I’m mum to two young boys aged 9 and 10. When my eldest son was very little it soon became apparent that something wasn’t quite right.

From global developmental delay to profound and multiple learning difficulties, from no diagnosis to a diagnosis of an ultra-rare genetic condition, our lives have not followed the path we’d expected it would.

Being parents to a child with life-long disabilities brings with it its own challenges and responsibilities. The most difficult to comprehend is the fact that he will probably still be here requiring the same level of care when we aren’t.

And although hard to think about, we knew we owed it to him and our wider family to make the proper preparations for his future care.

One of which was writing our Will.

Having a Will in place is important for every parent.

It is the only way to ensure your wishes are met after you die.

Writing our Will wasn’t the easiest job but the sense of relief I felt afterward was worth it.

We used a Solicitor, specialising in Wills & Estates who was able to guide us through the process with expert advice and support. She asked us questions we would never even have considered important.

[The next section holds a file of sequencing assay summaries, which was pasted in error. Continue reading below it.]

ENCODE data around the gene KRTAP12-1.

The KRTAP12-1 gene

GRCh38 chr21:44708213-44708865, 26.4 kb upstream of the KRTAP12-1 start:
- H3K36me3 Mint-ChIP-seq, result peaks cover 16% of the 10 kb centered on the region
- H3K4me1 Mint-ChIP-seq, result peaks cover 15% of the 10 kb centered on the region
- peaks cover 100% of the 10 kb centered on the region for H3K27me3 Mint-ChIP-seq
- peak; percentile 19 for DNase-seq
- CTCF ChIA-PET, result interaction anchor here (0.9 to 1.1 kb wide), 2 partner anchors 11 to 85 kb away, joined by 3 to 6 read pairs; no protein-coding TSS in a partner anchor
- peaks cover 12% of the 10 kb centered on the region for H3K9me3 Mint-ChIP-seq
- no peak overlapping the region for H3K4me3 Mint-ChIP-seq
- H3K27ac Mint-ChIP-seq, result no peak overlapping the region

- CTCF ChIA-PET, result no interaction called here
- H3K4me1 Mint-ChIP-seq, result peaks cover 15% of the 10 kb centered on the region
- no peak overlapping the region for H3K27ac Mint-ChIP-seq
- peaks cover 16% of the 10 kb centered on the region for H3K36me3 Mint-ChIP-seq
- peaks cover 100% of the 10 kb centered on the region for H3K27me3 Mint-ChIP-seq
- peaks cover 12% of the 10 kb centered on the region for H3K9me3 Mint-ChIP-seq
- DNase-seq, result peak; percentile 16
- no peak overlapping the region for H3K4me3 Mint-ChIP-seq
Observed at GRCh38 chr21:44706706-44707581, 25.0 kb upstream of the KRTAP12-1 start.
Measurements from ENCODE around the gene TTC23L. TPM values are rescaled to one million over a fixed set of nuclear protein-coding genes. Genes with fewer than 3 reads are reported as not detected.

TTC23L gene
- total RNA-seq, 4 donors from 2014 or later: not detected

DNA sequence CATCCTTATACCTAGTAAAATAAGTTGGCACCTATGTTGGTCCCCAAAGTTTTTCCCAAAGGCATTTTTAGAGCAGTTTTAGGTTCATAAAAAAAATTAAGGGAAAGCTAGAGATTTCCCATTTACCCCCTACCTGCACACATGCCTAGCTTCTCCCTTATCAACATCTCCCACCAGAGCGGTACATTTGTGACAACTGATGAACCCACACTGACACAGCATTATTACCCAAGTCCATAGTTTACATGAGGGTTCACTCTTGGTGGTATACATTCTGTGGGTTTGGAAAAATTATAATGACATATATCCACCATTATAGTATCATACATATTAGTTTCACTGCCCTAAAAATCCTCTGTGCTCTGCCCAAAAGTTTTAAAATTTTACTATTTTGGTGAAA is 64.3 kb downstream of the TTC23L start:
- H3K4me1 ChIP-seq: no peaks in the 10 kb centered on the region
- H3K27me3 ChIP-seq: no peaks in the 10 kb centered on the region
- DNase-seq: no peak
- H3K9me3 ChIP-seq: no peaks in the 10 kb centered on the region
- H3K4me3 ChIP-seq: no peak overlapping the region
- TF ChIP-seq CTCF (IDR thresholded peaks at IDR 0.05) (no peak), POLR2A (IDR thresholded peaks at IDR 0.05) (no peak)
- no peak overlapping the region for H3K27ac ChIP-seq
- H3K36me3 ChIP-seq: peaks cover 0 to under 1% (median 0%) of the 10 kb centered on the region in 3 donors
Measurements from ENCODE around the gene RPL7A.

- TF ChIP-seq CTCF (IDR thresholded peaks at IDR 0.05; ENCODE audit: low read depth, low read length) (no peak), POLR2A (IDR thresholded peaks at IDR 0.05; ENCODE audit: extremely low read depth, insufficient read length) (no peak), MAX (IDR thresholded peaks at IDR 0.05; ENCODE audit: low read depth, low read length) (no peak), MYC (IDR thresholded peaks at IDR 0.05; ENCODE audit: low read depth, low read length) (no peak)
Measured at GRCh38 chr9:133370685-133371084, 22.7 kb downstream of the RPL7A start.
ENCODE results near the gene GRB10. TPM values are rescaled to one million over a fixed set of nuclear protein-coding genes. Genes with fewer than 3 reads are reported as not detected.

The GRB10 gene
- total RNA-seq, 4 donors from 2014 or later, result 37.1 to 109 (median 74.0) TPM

We also used the opportunity of writing our Will to leave some charitable gifts to organisations that had helped us out along our special needs journey with advice, support, equipment, and even grants.

It feels good to think we’ll be repaying their kindness.

I must admit I’ve always felt quite smug that I have my Will in place. Adulting at its best!

But it’s about so much more than just a piece of paper, it’s about having open and honest conversations about your future wishes with your family and friends.

No one likes to think about dying. But talking about it won’t make it happen. It will, however, be one less thing to worry about knowing that your affairs are in order.

For more information about writing your Will, download our handy guide here.